The following day, Dulay got on his feet and asked the municipal mayor to convert the center island near his house into a cemetery since almost all of the fatalities were found there.

It was also difficult to transport the bodies to the public cemetery because of the debris scattered on the road, he added.

In Basey, Samar, Rodelia Gaddi, 44, lost her 70-year-old father, one of the only two fatalities in Barangay Mercado, to the super typhoon.

“Nag-evacuate kami kaso late na kasi ang father ko may pagka-unreasonable din,” she said.

They have decided to evacuate to the church at past 6 am on Nov. 8 but it was too late for them as the water have engulfed the premises outside their two-storey house.

“Malakas na malakas talaga, parang bumubula ang tubig, maririnig mo mga cracks sa lahat ng dinaanan niya. Basta kakaiba. Balahibo ko tumitindig hanggang ngayon basta naaalala ko. Nakakapanginig,” she said, adding that she felt helpless seeing her father washed away by the waters.

They later found his body with the help of their dog, Tyson.

Strong winds that destroyed houses and lives

For the families living along the coastline, the onslaught of super typhoon Yolanda almost a year ago seemed to be the end of the world.

“Murag nagsagol ang buhawi ug kusog kaayo nga hangin nga naporma sa dagat. Kusog kaayo ang hangin ug naa pa gyod mura og gauwan og bas,” said Tarsela Ratiza, 60, of Poblacion, Madridejos, Bantayan Cebu.

Ratiza could vividly recall how the twister-like phenomena ripped off the houses in their village.

She said that her husband Perceval, a fisherman, also lost his pump boats.

“Sauna nindot kaayo among panginabuhi, pero ang duha ka bangka naguba gyod human ni Yolanda,” Perceval said.

However, they are both glad that their eight kids are safe.

Rosanie Quiamco, 26, of Barangay Poblacion, Madridejos, said that she will never forget how disastrous Yolanda was.

“Lisod kaayo tong panahona kay buntis pa gyod ko, wala ko nahadlok sa akong kaugalingon pero para sa akong una nga bata,” she said.

Quiamco said that she could still remember how fast she and her grandmother ran to the sports complex to seek shelter.

“Abi gyod nako og makuhaan ko ato kay galisod ko og dagan kay gagunit kos akong lola,” she said.

“Murag suko kaayo ang kalikupan atong panahona, kusog nga hangin, nangalupad ang mga balay, nangatumba ang kahoy,” she added.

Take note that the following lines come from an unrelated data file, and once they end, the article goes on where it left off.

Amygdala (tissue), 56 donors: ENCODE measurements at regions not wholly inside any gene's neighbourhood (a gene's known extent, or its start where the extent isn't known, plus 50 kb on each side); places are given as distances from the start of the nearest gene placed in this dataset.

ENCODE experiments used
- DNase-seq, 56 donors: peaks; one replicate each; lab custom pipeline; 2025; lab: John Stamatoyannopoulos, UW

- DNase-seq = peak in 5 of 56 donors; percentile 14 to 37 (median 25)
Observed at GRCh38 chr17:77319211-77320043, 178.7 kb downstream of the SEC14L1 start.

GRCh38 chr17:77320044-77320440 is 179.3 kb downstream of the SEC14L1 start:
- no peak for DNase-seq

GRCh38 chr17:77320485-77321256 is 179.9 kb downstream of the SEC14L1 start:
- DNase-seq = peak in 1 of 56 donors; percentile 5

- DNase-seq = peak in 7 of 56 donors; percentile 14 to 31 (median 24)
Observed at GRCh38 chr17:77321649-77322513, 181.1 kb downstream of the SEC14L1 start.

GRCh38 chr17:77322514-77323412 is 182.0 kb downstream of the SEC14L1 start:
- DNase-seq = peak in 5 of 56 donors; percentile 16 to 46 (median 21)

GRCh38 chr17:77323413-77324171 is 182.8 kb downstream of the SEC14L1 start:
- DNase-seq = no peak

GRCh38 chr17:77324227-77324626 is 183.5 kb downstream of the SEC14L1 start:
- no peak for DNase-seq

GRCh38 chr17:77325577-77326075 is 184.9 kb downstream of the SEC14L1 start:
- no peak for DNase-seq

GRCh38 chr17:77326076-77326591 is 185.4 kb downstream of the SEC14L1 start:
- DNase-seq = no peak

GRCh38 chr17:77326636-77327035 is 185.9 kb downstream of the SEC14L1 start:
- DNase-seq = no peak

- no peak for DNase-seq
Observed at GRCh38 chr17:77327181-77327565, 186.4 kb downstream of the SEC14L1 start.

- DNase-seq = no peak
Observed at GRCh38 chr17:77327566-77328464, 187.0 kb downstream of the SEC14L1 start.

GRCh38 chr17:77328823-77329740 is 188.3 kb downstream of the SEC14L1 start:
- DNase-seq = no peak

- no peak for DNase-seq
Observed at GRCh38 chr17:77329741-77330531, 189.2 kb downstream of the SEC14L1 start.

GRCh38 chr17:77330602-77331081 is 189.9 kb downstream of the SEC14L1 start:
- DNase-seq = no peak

She said that at the height of the storm, she and her grandmother kept on praying.

In Sitio Baring, Medellin, a two year old boy died after he was carried away by the violent wind during the onslaught of the super typhoon.

Lucita Maluya, 45, said that her grandson Justin Godinez was not able to hold on to his mother.

“Kompyansa raman pod kaayo iyang mama gud nga ang Yolanda pareha ra sa laing bagyo unya bag-o ra pod nahuman ilang balay,” she said. “Maong pag abot sa bagyo, mao pod ang ilang paggawas sa ilang balay. Nangapalid silang duha. Grabe kalagpot ang bata ug nadat-ogan sa kahoy. Iyang mama nasamdan pod,” she added.

Lamarisa Bawiin, 39, of Dan Patso, Madridejos, said that the school building where they stayed was not spared from the storm’s wrath.

“Nagkasamad-samad mi kay nangabuak ang bildo didto pero maayo nalang kay safe ra tanan akong pamilya,” she said.

Bawiin said her family went home with a heavy heart because they knew that their house was not sturdy enough to withstand the strong winds brought by the typhoon.

“Pagkakita gyod namo sa among balay nga wala nay nahabilin, murag gikumot among kasingkasing kay balik gyod mis sinogdanan,” she said.

Lucita Bonghanoy, 48, resident of Binawbaw in Bantayan town, was in her store at the beachfront when she witnessed the sudden increase in sea level in the morning of November 8 last year.

She said she refused to evacuate from the area because she thought super typhoon Yolanda was not that strong.

When the waters reached her store, people nearby had to rescue her since she cannot walk due to her disability.

“Akong nakita ang mga atop nanglupad na didto sa dagat,” she narrated.

Libeth Ygot, 42, of Kawit in Medellin town, also witnessed the sudden rise of sea waters since her house is located in the beachfront.

She was with her two daughters inside their house when they saw the roof of their neighbors’ houses carried away by the strong winds. The family had to seek shelter at a neighbor’s house.

“Igo ra mi nakaabot sa among gidaganan, naukab na sab among atop. Ang mga tagbalay pod nanagan na. Kami wa mi nakadagan dayon. Nagtoo na gyod mi nga mamatay na mi didto sulod kay kami na man lang nahabilin,” she said.

She was thankful that they were safe, though. She confessed that until now, almost a year after Yolanda battered northern Cebu, she still gets scared when there is bad weather. — /QSB Jessa J. Agua, Michael Vencynth H. Braga, Jean Marvette A. Demecillo, Grace Melanie I. Lacamiento

AWAY CINCO LEYTE STORM SUPER TYPHOON YOLANDA